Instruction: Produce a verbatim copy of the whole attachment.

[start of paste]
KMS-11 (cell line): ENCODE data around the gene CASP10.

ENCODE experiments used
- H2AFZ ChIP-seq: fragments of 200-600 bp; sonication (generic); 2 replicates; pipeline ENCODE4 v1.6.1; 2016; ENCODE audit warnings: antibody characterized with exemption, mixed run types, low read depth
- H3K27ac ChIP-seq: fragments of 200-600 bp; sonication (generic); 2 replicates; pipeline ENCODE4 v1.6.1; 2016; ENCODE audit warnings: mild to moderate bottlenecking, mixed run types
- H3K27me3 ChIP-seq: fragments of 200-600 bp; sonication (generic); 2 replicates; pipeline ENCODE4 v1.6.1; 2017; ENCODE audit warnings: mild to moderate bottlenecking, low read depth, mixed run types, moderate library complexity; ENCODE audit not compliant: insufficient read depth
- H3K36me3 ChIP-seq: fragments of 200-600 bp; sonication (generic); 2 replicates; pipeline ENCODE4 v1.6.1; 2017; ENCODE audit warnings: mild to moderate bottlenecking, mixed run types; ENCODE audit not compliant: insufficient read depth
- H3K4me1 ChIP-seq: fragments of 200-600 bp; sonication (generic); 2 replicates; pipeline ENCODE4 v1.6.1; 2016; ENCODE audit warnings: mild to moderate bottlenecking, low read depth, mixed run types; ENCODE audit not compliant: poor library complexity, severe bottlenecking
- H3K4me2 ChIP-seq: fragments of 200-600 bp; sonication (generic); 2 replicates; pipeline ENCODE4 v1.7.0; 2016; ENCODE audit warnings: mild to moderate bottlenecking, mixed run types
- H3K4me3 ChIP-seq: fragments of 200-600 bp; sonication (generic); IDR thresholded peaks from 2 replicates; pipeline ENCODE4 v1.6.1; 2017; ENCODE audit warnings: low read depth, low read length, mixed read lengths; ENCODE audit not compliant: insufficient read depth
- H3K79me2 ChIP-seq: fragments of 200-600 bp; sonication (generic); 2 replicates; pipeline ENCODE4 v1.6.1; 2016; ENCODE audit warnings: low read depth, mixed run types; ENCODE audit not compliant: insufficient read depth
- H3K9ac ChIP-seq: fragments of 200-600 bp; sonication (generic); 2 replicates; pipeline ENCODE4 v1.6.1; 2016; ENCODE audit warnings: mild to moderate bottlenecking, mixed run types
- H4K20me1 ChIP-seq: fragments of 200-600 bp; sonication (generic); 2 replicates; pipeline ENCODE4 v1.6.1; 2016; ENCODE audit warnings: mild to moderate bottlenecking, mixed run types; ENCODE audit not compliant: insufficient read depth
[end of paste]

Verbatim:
KMS-11 (cell line): ENCODE data around the gene CASP10.

ENCODE experiments used
- H2AFZ ChIP-seq: fragments of 200-600 bp; sonication (generic); 2 replicates; pipeline ENCODE4 v1.6.1; 2016; ENCODE audit warnings: antibody characterized with exemption, mixed run types, low read depth
- H3K27ac ChIP-seq: fragments of 200-600 bp; sonication (generic); 2 replicates; pipeline ENCODE4 v1.6.1; 2016; ENCODE audit warnings: mild to moderate bottlenecking, mixed run types
- H3K27me3 ChIP-seq: fragments of 200-600 bp; sonication (generic); 2 replicates; pipeline ENCODE4 v1.6.1; 2017; ENCODE audit warnings: mild to moderate bottlenecking, low read depth, mixed run types, moderate library complexity; ENCODE audit not compliant: insufficient read depth
- H3K36me3 ChIP-seq: fragments of 200-600 bp; sonication (generic); 2 replicates; pipeline ENCODE4 v1.6.1; 2017; ENCODE audit warnings: mild to moderate bottlenecking, mixed run types; ENCODE audit not compliant: insufficient read depth
- H3K4me1 ChIP-seq: fragments of 200-600 bp; sonication (generic); 2 replicates; pipeline ENCODE4 v1.6.1; 2016; ENCODE audit warnings: mild to moderate bottlenecking, low read depth, mixed run types; ENCODE audit not compliant: poor library complexity, severe bottlenecking
- H3K4me2 ChIP-seq: fragments of 200-600 bp; sonication (generic); 2 replicates; pipeline ENCODE4 v1.7.0; 2016; ENCODE audit warnings: mild to moderate bottlenecking, mixed run types
- H3K4me3 ChIP-seq: fragments of 200-600 bp; sonication (generic); IDR thresholded peaks from 2 replicates; pipeline ENCODE4 v1.6.1; 2017; ENCODE audit warnings: low read depth, low read length, mixed read lengths; ENCODE audit not compliant: insufficient read depth
- H3K79me2 ChIP-seq: fragments of 200-600 bp; sonication (generic); 2 replicates; pipeline ENCODE4 v1.6.1; 2016; ENCODE audit warnings: low read depth, mixed run types; ENCODE audit not compliant: insufficient read depth
- H3K9ac ChIP-seq: fragments of 200-600 bp; sonication (generic); 2 replicates; pipeline ENCODE4 v1.6.1; 2016; ENCODE audit warnings: mild to moderate bottlenecking, mixed run types
- H4K20me1 ChIP-seq: fragments of 200-600 bp; sonication (generic); 2 replicates; pipeline ENCODE4 v1.6.1; 2016; ENCODE audit warnings: mild to moderate bottlenecking, mixed run types; ENCODE audit not compliant: insufficient read depth